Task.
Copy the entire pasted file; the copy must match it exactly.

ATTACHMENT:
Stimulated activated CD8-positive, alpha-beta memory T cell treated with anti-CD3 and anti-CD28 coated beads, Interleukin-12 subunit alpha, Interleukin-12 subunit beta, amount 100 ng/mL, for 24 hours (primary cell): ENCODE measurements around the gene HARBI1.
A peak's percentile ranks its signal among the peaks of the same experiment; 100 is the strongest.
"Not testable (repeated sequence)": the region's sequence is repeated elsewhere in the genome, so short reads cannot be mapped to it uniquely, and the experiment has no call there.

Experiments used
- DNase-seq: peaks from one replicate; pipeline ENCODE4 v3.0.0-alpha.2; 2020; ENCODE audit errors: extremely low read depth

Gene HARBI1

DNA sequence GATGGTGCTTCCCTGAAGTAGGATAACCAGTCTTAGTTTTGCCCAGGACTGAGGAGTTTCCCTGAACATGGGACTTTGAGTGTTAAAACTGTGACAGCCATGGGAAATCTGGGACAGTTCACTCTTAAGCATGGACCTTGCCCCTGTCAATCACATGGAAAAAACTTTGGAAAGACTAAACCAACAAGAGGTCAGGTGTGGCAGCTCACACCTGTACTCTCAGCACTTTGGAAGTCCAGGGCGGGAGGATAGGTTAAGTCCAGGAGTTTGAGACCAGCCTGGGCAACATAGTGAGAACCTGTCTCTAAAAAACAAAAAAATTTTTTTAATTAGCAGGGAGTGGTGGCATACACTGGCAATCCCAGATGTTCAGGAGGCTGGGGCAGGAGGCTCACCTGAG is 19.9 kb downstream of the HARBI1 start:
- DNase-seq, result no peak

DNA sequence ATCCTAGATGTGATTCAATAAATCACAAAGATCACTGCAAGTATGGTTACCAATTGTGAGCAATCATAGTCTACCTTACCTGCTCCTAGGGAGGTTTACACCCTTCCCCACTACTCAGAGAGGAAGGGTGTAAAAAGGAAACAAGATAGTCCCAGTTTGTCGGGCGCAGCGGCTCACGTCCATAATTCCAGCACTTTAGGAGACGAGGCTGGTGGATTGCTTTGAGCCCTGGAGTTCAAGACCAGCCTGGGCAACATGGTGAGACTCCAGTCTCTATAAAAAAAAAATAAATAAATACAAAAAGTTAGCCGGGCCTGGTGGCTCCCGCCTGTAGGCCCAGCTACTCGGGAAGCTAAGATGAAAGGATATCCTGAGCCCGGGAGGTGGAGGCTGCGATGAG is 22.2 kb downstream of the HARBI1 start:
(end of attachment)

Stimulated activated CD8-positive, alpha-beta memory T cell treated with anti-CD3 and anti-CD28 coated beads, Interleukin-12 subunit alpha, Interleukin-12 subunit beta, amount 100 ng/mL, for 24 hours (primary cell): ENCODE measurements around the gene HARBI1.
A peak's percentile ranks its signal among the peaks of the same experiment; 100 is the strongest.
"Not testable (repeated sequence)": the region's sequence is repeated elsewhere in the genome, so short reads cannot be mapped to it uniquely, and the experiment has no call there.

Experiments used
- DNase-seq: peaks from one replicate; pipeline ENCODE4 v3.0.0-alpha.2; 2020; ENCODE audit errors: extremely low read depth

Gene HARBI1

DNA sequence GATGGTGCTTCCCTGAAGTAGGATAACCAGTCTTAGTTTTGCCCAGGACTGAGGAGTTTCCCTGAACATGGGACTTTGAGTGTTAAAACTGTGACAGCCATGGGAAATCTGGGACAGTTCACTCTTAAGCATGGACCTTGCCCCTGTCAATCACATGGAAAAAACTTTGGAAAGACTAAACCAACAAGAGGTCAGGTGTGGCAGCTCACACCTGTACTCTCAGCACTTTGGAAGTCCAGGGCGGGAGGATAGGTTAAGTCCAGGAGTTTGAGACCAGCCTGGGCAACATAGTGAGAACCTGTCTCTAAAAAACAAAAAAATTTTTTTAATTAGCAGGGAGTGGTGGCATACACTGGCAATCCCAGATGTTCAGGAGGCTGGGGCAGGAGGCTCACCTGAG is 19.9 kb downstream of the HARBI1 start:
- DNase-seq, result no peak

DNA sequence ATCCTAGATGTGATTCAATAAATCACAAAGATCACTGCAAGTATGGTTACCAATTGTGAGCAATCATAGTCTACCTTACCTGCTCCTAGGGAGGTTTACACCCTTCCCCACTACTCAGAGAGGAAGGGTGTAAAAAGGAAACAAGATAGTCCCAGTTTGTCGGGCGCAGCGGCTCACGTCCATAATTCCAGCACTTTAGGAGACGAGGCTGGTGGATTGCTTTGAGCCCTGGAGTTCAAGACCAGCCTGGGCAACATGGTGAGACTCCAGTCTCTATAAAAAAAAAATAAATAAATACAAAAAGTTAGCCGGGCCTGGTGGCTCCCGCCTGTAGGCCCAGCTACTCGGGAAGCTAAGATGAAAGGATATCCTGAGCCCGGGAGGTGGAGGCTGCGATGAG is 22.2 kb downstream of the HARBI1 start: